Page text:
Java Made Clear: Difference Static binding Dynamic binding

Java Made Clear: Difference Static binding Dynamic binding


Difference Static binding Dynamic binding

Java, being an OOPs language, supports both static binding and dynamic binding. Coming to our topic, a class may have overloaded and overridden methods. When to call which method is decided (binded) sometimes by compiler and sometimes by JVM at runtime. Why this disparity? Why Java is designed like this? All the questions will be answered right now.

A) Static binding with Method Overloading

Instead of writing hundred lines of narration, it is better to explain the concept through a program (like, instead of writing 100 lines about Charminar monument, better show an photo of Charminar; child gets clear idea fast).

Difference Static binding Dynamic binding

In the above code, calculate() method is overloaded (known as Method Overloading) 4 times. In the main() method all the 4 methods are called. Okay, nice. When a1.calculate(10.5) is called, now which overloaded method to be called is decided at compile time or runtime. Which is better you think, say you are developing a language. Any Designer’s prime importance is performance. If decided at compile time, at run time (or execution time), the method is simply called without wasting time in thinking. That is, decided at compile time and called (or executed) at runtime.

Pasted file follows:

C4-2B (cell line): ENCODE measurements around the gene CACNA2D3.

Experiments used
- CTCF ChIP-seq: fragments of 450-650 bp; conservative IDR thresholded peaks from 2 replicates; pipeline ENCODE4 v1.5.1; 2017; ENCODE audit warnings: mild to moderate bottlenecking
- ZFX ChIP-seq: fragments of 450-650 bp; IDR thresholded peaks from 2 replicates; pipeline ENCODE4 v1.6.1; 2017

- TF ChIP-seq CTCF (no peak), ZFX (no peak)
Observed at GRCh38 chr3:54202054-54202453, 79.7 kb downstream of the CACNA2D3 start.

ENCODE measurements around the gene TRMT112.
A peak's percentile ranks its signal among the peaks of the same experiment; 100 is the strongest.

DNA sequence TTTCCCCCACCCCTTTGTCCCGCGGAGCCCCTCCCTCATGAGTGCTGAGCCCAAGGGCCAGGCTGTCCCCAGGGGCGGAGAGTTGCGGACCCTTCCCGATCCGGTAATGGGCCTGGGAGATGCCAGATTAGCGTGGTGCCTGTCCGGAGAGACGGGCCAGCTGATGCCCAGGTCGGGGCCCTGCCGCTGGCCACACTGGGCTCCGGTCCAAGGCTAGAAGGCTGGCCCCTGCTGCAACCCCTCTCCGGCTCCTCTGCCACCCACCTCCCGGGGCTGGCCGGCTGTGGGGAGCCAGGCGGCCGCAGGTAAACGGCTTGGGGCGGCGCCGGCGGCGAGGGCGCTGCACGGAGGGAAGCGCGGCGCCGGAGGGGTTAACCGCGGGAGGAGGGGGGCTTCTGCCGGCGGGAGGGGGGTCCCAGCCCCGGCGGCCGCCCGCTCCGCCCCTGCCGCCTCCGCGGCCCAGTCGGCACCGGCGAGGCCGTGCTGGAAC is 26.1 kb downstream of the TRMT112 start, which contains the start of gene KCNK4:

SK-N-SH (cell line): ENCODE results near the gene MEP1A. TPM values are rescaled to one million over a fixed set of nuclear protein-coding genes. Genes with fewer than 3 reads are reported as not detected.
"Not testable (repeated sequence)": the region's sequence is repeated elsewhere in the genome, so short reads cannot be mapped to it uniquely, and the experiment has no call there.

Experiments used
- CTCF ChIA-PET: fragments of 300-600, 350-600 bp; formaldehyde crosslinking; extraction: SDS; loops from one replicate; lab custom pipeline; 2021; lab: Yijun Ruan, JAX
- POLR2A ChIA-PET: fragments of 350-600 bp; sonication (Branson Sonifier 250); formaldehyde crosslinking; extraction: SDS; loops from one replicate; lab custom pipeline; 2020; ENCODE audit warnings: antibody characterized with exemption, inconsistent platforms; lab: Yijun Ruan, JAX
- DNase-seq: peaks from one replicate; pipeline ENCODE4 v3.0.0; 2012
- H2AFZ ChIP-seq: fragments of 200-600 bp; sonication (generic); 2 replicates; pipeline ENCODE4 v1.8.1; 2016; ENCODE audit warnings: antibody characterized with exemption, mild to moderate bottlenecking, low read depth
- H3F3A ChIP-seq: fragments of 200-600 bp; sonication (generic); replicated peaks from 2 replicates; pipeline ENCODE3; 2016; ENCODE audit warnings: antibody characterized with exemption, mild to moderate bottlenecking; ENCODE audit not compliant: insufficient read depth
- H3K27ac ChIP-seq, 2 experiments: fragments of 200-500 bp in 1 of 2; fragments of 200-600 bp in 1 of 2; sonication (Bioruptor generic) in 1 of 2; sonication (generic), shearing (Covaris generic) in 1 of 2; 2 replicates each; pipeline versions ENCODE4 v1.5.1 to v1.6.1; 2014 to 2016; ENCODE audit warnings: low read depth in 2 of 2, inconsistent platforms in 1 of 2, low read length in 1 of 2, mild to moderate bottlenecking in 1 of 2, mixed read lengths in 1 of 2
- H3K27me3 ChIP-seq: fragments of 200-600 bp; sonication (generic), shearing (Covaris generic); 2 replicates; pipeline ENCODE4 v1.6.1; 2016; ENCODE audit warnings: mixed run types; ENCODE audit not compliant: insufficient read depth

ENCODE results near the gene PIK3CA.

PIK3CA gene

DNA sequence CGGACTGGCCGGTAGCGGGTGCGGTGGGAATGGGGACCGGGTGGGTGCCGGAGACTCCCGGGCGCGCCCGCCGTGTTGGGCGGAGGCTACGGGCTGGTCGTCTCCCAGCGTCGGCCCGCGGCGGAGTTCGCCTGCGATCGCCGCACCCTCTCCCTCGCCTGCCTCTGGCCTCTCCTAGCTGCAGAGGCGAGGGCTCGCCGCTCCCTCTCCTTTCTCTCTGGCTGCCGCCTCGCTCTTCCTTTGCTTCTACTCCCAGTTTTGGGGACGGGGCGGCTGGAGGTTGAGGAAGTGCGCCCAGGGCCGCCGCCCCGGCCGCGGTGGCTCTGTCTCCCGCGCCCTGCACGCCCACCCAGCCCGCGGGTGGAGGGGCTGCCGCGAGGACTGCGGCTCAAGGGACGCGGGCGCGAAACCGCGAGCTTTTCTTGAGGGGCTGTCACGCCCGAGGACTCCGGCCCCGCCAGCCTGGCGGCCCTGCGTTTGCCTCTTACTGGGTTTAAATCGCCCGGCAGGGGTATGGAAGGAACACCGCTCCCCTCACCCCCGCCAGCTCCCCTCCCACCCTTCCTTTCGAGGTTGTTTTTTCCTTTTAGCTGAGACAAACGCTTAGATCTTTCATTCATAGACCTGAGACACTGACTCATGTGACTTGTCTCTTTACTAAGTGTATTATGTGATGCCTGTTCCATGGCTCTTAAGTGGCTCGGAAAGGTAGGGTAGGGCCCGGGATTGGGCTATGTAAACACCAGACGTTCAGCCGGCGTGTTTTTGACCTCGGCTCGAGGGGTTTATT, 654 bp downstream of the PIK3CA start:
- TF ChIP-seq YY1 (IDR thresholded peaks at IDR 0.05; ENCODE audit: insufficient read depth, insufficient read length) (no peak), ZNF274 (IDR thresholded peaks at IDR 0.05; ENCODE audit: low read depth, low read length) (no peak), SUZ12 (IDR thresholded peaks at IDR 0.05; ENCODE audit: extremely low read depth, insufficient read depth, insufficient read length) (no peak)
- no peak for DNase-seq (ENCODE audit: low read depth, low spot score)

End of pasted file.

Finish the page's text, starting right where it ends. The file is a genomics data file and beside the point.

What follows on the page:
Observe, the compiler has got all the information to bind the method at compile time. In a1.calculate(10.5), the parameter is double value. Compiler searches for a double value parameter calculate() method and binds it. This increases performance of execution. Deciding earlier at compile time is known as compile time binidng or static binding.

Static binding is achieved through method overloading. Static binding increases performance.

Note: Static binding cannot be done with private, final and static methods.

B) Dynamic binding with Method Overriding

Dynamic binding is achieved through method overriding. Let us write a program with method overriding.

Difference Static binding Dynamic binding

There are three subclasses (Hierarchical inheritance), Raju, Prasad and Jyostna for Lecturer class. All the three has overridden the call() method.

l1 = r1;
l1.call();

In the main() method, the super class object l1 is assigned with subclass object Raju r1. Now l1 will call which call() method, its own or subclass Raju’s; the doubt came because in l1, the reference of subclass object Raju exists. Definitely you say l1 calls r1 call() method.

In the next statement the reference r1 is replaced by p1, the subclass object of Prasad. Now l1 will call Prasad call() method. Similarly, in the immediate next statement, p1 reference is replaced by j1, the Jyostna object. Now l1 will call Jyostna’s call() method.

It is okay. The question is, replacement of subclass objects r1, p1 and j1 in the super class object happens at compile time or runtime. This replacement will be done at runtime as the execution proceeds forwards statement by statement. When replaced, l1 calls first Raju’s call() method and later that of Prasad and Jyostna. Which method is to be called is decided at runtime and is known as runtime binding or dynamic binding.

Dynamic binding is achieved through method overriding. If method overriding does not exist, the above program does not work to call subclass methods.

The next of step of learning is Static polymorphism and Dynamic polymorphism as Static binding and dynamic binding leads to Static polymorphism and Dynamic polymorphism.

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